There are many factors that influence the militancy and struggle of particular groups of workers in the short run.

One is the degree of concentration of workers. In revolutionary crises workers in large factories (and today, we should add, large offices such as downtown post offices) tend to be the most determined, disciplined, and ruthless against the class enemy.

Another factor is change in income. Workers who suffer sharp reversals In the trend of their income or conditions of life (because of unemployment or war) become more militant.

A third factor is the industry. In industries like railroads, auto, and communications, a stop in production cuts off profits immediately, and the class battles are more bitter. When battles between workers and employers occur here, they are likely to be very sharp.

Other particular factors and combinations of them could be listed. But the basic cause of class struggle in this society is the contradiction between necessary and surplus labor, between production for the workers’ own needs and production for the capitalists (their consumption, military expenditures, advertising and other forms of competitive waste, etc.). Only the Marxist definition of class, based on the social relationships of production, reflects this contradiction and cause of class struggle.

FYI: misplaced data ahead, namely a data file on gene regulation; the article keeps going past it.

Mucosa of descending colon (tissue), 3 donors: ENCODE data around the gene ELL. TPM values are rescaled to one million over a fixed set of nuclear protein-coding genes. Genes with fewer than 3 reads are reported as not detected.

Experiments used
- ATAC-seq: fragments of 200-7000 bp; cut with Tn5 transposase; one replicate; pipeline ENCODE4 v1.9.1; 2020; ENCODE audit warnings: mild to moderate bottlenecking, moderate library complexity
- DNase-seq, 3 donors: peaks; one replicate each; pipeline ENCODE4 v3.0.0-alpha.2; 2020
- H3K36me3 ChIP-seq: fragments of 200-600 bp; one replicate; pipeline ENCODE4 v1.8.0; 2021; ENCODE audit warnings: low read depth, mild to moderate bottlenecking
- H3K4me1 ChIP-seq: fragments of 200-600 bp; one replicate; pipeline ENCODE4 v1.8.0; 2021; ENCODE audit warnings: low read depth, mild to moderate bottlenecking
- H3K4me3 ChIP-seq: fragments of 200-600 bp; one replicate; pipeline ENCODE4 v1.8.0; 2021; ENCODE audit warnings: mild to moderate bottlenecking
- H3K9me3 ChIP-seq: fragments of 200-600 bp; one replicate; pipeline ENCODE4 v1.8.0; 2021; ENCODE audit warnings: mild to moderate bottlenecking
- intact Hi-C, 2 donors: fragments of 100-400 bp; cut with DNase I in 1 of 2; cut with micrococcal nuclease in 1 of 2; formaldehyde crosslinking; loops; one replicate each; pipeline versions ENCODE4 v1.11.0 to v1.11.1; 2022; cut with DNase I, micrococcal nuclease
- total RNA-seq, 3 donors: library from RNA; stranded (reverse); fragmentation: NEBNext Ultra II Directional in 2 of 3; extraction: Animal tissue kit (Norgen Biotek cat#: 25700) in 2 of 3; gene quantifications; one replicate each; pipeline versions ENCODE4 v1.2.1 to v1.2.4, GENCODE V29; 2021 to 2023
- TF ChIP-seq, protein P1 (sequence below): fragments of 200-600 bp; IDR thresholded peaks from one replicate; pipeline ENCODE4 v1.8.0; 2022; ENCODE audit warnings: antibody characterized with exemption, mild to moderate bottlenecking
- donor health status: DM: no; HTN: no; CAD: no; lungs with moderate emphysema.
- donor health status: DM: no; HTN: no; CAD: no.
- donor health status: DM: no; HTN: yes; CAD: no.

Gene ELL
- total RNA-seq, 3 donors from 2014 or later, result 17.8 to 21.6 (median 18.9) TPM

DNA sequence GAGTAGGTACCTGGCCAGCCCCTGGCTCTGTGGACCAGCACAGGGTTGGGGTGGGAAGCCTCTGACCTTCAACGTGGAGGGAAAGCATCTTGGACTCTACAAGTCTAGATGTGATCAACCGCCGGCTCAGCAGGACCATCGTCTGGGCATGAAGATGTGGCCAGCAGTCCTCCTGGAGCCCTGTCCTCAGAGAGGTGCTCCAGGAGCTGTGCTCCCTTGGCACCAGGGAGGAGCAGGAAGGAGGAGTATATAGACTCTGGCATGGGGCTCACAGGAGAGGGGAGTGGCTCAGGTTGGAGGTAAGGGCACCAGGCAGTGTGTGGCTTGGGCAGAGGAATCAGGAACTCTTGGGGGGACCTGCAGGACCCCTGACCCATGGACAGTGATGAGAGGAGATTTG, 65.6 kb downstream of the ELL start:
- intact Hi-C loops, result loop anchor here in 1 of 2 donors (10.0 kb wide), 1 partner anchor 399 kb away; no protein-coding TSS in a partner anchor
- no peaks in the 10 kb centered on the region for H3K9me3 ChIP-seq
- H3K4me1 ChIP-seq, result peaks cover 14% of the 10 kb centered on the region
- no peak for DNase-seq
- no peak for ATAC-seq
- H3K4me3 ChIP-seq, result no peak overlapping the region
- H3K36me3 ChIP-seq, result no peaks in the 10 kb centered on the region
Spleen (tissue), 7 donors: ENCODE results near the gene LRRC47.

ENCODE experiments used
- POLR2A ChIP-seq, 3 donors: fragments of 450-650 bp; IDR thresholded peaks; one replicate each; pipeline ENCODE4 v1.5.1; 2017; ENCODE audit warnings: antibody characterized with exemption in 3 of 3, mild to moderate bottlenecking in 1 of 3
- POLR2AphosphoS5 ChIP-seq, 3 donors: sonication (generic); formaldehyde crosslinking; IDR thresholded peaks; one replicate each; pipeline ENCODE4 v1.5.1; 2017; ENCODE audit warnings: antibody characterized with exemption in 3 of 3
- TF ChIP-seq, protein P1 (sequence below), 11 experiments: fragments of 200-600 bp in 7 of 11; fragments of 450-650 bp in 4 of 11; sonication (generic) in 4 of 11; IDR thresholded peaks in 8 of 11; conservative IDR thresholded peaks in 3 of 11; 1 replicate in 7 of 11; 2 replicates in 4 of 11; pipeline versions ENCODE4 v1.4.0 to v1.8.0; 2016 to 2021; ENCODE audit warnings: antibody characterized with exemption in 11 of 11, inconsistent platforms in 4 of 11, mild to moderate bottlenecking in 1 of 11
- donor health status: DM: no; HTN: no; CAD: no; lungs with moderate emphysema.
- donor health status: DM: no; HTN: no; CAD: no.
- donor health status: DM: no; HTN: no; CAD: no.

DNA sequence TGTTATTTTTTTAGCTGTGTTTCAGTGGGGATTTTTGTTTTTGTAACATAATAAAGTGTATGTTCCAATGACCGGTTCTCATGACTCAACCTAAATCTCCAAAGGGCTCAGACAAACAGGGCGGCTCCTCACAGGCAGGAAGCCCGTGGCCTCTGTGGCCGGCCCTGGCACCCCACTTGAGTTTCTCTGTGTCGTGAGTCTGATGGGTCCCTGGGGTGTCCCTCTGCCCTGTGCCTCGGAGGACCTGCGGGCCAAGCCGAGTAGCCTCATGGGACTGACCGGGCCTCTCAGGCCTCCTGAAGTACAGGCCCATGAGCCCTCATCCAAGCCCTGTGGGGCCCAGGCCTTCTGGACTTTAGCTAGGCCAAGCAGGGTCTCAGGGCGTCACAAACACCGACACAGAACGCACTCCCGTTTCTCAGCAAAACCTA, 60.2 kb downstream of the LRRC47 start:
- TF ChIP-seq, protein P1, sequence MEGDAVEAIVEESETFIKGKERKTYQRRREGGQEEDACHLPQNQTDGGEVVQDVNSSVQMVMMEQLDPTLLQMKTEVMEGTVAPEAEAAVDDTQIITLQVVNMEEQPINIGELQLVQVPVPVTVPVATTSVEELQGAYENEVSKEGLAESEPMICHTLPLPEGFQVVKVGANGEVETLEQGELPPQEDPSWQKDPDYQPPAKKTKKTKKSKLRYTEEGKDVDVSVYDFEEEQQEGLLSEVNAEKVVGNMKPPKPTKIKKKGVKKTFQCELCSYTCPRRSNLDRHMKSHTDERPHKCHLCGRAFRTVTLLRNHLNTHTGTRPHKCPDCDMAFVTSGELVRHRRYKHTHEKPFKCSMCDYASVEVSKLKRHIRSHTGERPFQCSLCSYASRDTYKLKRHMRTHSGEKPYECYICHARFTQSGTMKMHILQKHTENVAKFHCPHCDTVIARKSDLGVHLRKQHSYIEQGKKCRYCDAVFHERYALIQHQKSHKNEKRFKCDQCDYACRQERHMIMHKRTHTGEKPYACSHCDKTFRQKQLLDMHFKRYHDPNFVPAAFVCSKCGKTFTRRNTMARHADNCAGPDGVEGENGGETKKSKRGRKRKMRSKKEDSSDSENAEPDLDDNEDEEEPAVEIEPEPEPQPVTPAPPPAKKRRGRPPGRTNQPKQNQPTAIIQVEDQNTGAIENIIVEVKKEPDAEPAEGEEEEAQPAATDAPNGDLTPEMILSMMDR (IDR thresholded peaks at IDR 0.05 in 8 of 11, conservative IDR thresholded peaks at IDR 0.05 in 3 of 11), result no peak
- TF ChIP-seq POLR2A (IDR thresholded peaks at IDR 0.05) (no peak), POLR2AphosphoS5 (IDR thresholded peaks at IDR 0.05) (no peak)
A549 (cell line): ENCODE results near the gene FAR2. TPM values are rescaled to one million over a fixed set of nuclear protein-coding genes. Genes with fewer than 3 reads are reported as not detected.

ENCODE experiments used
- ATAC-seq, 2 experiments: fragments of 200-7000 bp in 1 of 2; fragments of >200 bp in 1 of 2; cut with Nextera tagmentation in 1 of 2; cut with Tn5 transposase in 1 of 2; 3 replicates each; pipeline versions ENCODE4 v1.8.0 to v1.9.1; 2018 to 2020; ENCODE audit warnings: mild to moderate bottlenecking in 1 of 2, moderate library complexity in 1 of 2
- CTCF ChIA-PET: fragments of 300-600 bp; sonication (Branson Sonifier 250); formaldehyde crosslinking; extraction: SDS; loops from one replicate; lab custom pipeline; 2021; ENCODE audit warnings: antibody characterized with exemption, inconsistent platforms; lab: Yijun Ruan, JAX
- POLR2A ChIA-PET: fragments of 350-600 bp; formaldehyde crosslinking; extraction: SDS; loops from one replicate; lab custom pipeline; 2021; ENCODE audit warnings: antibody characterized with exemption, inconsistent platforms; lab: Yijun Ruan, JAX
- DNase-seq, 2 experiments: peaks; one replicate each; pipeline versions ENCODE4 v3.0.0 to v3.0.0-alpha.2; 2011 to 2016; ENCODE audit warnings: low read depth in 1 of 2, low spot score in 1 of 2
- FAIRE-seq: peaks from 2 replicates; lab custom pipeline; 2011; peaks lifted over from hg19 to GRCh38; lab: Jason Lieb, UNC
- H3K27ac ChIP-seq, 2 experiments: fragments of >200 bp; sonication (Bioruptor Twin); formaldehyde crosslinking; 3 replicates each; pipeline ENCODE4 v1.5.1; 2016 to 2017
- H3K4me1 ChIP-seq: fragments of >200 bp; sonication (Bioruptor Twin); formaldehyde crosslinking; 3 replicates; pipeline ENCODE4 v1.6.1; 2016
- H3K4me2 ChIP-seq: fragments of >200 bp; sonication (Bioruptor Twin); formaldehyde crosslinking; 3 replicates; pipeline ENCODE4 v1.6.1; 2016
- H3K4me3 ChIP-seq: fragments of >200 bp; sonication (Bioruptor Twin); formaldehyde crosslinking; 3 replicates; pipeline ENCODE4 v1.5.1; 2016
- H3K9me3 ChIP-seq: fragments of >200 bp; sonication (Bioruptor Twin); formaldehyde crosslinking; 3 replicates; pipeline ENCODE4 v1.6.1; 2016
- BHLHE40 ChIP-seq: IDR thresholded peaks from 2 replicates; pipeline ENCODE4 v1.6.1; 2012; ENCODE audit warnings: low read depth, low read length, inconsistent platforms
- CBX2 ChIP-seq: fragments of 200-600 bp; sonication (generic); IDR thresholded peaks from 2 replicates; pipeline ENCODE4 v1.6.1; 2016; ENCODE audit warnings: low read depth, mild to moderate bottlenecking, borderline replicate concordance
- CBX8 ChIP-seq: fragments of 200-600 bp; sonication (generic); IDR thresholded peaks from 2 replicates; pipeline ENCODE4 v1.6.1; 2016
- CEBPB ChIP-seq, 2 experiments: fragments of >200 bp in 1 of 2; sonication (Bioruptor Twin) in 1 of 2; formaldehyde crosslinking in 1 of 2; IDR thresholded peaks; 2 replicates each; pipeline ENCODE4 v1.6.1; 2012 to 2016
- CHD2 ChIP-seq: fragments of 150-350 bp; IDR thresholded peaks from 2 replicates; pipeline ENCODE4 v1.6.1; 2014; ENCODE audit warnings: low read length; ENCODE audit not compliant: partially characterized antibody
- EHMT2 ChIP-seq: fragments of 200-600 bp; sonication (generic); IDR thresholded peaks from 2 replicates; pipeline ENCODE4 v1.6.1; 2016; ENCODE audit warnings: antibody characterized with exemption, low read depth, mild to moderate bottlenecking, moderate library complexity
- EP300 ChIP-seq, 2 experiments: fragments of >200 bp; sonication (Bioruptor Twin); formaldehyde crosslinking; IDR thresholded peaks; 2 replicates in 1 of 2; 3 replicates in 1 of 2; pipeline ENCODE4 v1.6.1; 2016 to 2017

Bribe Theory Misleads Us

Believers in the bribe theory are led to self-restricting, damaging things In their false belief that income determines class-consciousness.

They prefer workers in small garment shops in San Francisco to auto workers in Fremont because the auto workers make too much money(!).

They regard people on welfare as the core of the revolution because of their low incomes. Actually, the ability of these people to cripple production is small. Also, the lack of a collective daily place of meeting and of discipline in worn leads, among some, to individualist, capitalist-imitating habits and customs. People on welfare are unemployed workers (or their families) whose struggle to survive should be organized– but they are not more revolutionary due to their lower incomes.

“No Struggle”!